4 H.A. Simon, The Sciences of the Artificial, M.I.T. Press, Cambridge MA, 1981. For an account of the potential education of architects, interior designers, landscape architects and urban designers in relation to the quality of the built environment see J. Lang, Creating Architectural Theory: The Role of the Behavioural Sciences in Environmental Design, Van Nostrand Reinhold, New York, 1987.

5 T. Heath, Method in Architecture, Queensland University Press, 1985, passim.

6 G. Scott, The Architecture of Humanism: a Study in the History of Taste, Doubleday Anchor, London 1914, p.79.

7 For insights into the changing function of the architectural studio see J. Esherick, 'The Beaux-Arts Experience', Architectural Education 1, Royal Institute of British Architects, London 1983, pp.23-52.

8 Llewellyn Davies, The Education of an Architect, Inaugural Lecture, University College, London. Published by H.K. Lewis, London 1960.

9 See editorial, 'Architectural Education' Architecture Australia, Vol.74, No.5, July 1994, p.23.

10 H. Glassie, op.cit., 'The Architectural Competence', pp.19-20.

11 idem.

12 Le Corbusier, Vers Une Architecture, Editions Cres, Paris 1923, p.55.

13 H. Glassie, op.cit., Ch.7, 'Reason in Architecture', pp. 114.

14 idem.

15 E. Gombrich, 'Hegel and Art History', On the Methodology of Art History, Architectural Design Profile, Architectural Design, London 1981, pp.3-9.

16 For a study of the impact of phenomenology on architectural science see G. Stevens, 'Architectural Science in Retreat? The New Anti-science Movement in Architecture', Architectural Science Review, Vol.31, No.4, pp.145-152.

17 See D.A. Schon, The Reflective Practitioner - How Professionals Think in Action, Basic Books, New York, 1983; idem., The Design Studio, R.I.B.A. Publications, London, 1985. See also P.G. Rowe, Design Thinking, MIT Press, Cambridge, MA, 1987.

18 See M. Heidegger, Being and Time, Basil Blackwell, London, 1962; H. Gadamer, Truth and Method, Sheed and Ward, London, 1975; idem., Reason in the Age of Science, MIT Press, Cambridge, MA., 1981; idem., Philosophical Hermeneutics, University of California Press, Berkeley, 1976.

19 Heidegger, Being and Time, op.cit., pp.190-1.

20 Schon, The Reflective Practitioner, op.cit., pp.77.

21 Gadamer, Truth and Method, op.cit., p.230.

22 A. Snodgrass and R. Coyne, 'Is Designing Hermeneutical?', Working Paper, Faculty of Architecture, University of Sydney, p.14.

23 See E.D. Hirsch Jnr., Validity in Interpretation, Yale University Press, New Haven, 1967; and C.L. Altieri, 'The Hermeneutics of Literary Determinacy: a Dissent from the New Orthodoxy', New Literary History, Vol.10, No.1, 1978.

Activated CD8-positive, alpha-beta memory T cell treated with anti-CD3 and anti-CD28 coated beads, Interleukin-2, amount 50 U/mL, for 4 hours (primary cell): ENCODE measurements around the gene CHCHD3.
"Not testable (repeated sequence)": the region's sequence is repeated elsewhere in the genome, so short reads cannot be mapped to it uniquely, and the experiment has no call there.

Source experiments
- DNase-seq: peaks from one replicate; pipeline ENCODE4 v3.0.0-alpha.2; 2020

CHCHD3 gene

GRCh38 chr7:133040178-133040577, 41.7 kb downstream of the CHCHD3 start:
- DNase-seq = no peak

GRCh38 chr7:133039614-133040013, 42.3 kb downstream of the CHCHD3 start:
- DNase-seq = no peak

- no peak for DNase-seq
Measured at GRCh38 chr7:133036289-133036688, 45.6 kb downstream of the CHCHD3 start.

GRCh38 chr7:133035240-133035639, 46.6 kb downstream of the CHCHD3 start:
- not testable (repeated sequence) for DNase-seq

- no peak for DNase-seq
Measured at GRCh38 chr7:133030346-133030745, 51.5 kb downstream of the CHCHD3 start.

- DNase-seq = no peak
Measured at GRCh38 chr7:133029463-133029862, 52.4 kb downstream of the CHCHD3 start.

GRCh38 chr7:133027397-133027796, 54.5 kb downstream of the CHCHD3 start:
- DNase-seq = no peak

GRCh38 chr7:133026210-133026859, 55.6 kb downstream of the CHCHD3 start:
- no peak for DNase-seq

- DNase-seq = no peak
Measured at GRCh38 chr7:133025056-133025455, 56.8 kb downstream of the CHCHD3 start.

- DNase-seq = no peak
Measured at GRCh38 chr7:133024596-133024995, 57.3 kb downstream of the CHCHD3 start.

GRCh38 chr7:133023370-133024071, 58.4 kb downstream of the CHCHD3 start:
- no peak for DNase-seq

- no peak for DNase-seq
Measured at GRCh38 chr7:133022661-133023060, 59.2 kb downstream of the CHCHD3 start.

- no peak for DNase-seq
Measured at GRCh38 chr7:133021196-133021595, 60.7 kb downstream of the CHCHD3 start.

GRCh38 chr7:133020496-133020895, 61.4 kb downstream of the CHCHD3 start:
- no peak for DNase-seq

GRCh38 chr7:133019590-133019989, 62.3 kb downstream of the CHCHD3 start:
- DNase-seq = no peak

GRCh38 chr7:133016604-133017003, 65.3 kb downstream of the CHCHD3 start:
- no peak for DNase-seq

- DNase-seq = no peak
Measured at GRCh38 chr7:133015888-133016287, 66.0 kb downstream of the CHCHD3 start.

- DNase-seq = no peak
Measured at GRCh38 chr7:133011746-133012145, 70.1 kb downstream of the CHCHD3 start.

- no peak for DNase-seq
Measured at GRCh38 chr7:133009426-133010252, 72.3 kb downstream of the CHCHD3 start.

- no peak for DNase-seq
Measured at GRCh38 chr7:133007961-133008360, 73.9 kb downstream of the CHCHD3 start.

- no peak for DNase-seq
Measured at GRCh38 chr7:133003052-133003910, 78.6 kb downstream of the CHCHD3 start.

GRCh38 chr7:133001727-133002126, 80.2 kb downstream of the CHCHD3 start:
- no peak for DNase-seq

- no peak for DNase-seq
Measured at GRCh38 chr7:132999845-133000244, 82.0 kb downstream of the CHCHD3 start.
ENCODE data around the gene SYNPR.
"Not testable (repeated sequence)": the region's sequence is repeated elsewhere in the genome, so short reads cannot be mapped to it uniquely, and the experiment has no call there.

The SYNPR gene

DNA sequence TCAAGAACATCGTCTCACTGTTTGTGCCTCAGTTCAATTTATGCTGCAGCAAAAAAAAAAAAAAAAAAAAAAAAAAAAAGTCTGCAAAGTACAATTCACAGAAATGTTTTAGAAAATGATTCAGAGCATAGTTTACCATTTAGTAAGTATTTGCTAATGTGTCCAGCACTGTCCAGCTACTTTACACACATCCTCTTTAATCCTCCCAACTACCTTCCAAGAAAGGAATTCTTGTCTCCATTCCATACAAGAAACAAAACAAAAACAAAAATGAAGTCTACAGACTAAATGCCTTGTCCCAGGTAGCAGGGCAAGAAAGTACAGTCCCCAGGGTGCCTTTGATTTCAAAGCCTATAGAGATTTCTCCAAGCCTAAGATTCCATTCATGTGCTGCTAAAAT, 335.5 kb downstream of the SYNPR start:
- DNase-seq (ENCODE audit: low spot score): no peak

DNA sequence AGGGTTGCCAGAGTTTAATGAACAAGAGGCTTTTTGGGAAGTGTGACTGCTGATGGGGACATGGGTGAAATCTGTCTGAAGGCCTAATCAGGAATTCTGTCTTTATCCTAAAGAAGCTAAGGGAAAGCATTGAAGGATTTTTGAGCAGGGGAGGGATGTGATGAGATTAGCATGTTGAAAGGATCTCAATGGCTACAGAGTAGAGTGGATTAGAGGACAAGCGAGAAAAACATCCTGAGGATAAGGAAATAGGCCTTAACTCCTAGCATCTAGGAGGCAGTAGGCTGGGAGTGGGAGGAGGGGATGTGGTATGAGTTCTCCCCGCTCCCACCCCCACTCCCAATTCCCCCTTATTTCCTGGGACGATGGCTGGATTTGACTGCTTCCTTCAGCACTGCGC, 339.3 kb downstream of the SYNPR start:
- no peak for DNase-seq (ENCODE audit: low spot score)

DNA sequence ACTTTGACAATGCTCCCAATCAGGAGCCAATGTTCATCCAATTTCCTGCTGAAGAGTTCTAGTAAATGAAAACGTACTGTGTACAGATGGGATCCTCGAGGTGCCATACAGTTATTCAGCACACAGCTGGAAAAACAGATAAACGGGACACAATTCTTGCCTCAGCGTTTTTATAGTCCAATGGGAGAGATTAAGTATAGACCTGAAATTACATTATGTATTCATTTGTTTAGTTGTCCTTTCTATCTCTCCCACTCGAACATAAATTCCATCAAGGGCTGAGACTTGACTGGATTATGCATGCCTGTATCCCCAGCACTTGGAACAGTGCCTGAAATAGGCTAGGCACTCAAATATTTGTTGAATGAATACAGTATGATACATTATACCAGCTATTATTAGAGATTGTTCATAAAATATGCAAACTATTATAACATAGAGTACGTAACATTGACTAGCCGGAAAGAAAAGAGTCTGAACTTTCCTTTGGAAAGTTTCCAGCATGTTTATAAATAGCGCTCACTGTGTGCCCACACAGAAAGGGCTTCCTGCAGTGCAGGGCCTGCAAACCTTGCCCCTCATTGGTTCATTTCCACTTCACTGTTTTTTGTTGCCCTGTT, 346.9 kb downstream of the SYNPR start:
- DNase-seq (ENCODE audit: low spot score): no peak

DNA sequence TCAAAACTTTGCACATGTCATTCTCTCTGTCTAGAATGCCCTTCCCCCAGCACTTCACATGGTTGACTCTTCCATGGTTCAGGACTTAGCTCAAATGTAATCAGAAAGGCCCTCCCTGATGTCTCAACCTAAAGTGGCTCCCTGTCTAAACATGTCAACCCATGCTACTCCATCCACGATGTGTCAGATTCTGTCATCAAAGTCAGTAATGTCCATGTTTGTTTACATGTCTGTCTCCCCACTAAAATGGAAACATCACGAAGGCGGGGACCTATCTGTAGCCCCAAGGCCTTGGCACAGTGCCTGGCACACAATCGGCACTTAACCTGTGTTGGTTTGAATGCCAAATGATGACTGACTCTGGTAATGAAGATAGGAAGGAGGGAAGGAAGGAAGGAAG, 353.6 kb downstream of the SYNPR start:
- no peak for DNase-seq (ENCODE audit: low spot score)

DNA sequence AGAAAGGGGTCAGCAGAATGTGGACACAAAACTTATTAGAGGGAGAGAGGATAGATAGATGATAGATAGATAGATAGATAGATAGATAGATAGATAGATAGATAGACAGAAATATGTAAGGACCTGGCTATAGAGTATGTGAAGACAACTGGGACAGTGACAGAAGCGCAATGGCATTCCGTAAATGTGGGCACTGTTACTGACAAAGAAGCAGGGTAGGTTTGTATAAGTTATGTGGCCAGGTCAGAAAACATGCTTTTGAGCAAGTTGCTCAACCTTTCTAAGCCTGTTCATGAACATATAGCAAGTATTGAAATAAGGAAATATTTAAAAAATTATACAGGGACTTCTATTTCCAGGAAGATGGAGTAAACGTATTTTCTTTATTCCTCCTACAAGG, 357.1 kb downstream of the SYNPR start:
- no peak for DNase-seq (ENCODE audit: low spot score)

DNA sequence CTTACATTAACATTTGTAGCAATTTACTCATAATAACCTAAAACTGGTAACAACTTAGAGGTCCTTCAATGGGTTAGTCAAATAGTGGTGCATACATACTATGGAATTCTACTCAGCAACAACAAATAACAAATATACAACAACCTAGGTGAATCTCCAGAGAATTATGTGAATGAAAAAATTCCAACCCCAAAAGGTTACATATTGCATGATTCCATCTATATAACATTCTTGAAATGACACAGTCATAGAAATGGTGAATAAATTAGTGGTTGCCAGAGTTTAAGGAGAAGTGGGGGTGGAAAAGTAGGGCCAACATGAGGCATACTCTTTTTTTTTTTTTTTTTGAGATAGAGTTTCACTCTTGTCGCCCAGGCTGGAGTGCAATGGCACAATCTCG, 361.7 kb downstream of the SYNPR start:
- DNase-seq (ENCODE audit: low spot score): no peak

24 A. Snodgrass and R. Coyne, 'Is Designing Hermeneutical', op.cit. p.10.

25 See R. Maxwell, 'The Two Theories of Architecture', Architectural Education 1, Royal Institute of British Architects, London, Jan. 1984, pp.113-24. Maxwell, successor to Llewellyn Davies at the Bartlett School of Architecture, London University, finds Simon's vision '... an inspiring one, and one which I believe will commend itself more and more as we come to appreciate how complex and dangerous is the artificial world in which we live and in which we must learn to survive.' p.119.

26 A. Perez-Gomez, "Hermeneutics as Architectural Discourse", Cloud-Cuckoo-Land; International Journal of Architectural Theory, 1997, Vol. 2, p.1.

27 Ibid. p.6.

28 M. Quayle and D. Paterson, 'Techniques for Encouraging Reflection in Design', Journal of Architectural Education, Vol.42, No.2, pp.30-42. Fifteen techniques for encouraging informed reflection in design studios are identified and clarified through specific examples: Instructor-Centered; 1. Post-Design Lecture 2. Demonstration: Individualized; 1. Thinking-Mode Changes 2. Programmed Instruction 3. Computer Programs 4. Measured Drawings: Interactive; 1. Individual Critque 2. Questions: Direct/Indirect 3. Comparative Analysis 4. Peer Analysis 5. Group Discussion: Experiential; 1. Design Re-Think and Re-Draw 2. Role Playing 3. Gaming 4. Field Testing.

29 Ibid. p.40.

30 Idem.

31 See generally, G. Goldschmidt, 'Problem Representation versus Domain of Solution in Architectural Design Teaching", The Journal of Architectural and Planning Research, vol.6, no.3, Autumn 1989, pp.204-15.

32 Ibid, p.206.

33 Ibid, p.204.

34 Ibid, p.207. Goldschmidt acknowledges Habraken as the originator of the notion of 'solution space'. N.J. Habraken, The Appearance of the Form, Awater Press, Cambridge, 1985.

35 See generally, J. Zeisel, Inquiry by Design, Brooks-Cole, London, 1985.

36 D.A. Schon, 'The Architectural Studio as an Exemplar of Education for Reflection-in-Action', Journal of Architectural Education, vol.38, no.1, Fall 1984, p.3.

37 D.A. Schon, 'Toward a Marriage of Artistry and Applied Science in the Architectural Design Studio', Journal of Architectural Education, vol.41, no.4, Summer 1988, pp.4-10. Schon considers this problem "in the light of four ideas which are as important to science teaching in general as they are to the special case of science in the architectural studio: 1. Science as a body of research results vs. science as a method of inquiry; 2. Learning theories about phenomena vs. getting a feel for the behaviour of phenomena; 3. Prototypes, exemplars, and precedents in scientific inquiry and architectural designing; 4. Kinds of thinking peculiar to skilled scientists and skilled designers.

38 B. Smith, 'Australian Architecture', Historical Studies, vol.14, 1969, p.14.

39 V. Scully, Modern Architecture: the Architecture of Democracy, George Braziller, New York, 1974, p.24.